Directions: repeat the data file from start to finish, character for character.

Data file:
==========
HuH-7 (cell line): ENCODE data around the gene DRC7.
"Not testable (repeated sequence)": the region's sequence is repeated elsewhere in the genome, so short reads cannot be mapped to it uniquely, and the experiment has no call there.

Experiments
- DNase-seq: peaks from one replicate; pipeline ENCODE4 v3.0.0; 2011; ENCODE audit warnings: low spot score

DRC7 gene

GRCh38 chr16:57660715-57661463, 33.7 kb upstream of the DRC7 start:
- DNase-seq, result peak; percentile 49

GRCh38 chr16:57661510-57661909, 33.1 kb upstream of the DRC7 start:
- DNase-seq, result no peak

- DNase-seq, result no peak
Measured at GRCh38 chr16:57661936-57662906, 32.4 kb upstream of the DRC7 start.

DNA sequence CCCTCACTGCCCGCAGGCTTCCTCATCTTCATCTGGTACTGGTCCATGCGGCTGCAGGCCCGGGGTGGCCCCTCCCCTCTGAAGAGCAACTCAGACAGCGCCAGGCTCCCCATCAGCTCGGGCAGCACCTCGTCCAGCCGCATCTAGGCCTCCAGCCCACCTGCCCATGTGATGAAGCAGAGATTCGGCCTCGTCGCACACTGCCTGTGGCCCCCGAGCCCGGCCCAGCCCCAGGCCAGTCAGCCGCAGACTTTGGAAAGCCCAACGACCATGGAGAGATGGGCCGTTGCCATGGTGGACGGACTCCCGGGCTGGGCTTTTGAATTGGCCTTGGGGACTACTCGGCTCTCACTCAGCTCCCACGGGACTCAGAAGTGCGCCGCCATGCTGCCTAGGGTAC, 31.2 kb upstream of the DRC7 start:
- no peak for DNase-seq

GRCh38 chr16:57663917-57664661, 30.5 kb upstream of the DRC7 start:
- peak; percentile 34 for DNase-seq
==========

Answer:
HuH-7 (cell line): ENCODE data around the gene DRC7.
"Not testable (repeated sequence)": the region's sequence is repeated elsewhere in the genome, so short reads cannot be mapped to it uniquely, and the experiment has no call there.

Experiments
- DNase-seq: peaks from one replicate; pipeline ENCODE4 v3.0.0; 2011; ENCODE audit warnings: low spot score

DRC7 gene

GRCh38 chr16:57660715-57661463, 33.7 kb upstream of the DRC7 start:
- DNase-seq, result peak; percentile 49

GRCh38 chr16:57661510-57661909, 33.1 kb upstream of the DRC7 start:
- DNase-seq, result no peak

- DNase-seq, result no peak
Measured at GRCh38 chr16:57661936-57662906, 32.4 kb upstream of the DRC7 start.

DNA sequence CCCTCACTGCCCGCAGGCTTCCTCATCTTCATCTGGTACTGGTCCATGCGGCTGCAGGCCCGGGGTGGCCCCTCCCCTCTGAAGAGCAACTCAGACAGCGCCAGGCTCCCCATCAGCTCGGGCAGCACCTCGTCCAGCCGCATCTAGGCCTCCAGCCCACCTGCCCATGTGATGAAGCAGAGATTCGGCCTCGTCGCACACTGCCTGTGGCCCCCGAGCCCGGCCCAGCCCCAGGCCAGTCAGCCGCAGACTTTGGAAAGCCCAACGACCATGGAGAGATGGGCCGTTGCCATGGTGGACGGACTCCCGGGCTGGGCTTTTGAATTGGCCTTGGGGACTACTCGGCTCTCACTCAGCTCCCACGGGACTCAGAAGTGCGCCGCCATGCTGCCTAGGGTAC, 31.2 kb upstream of the DRC7 start:
- no peak for DNase-seq

GRCh38 chr16:57663917-57664661, 30.5 kb upstream of the DRC7 start:
- peak; percentile 34 for DNase-seq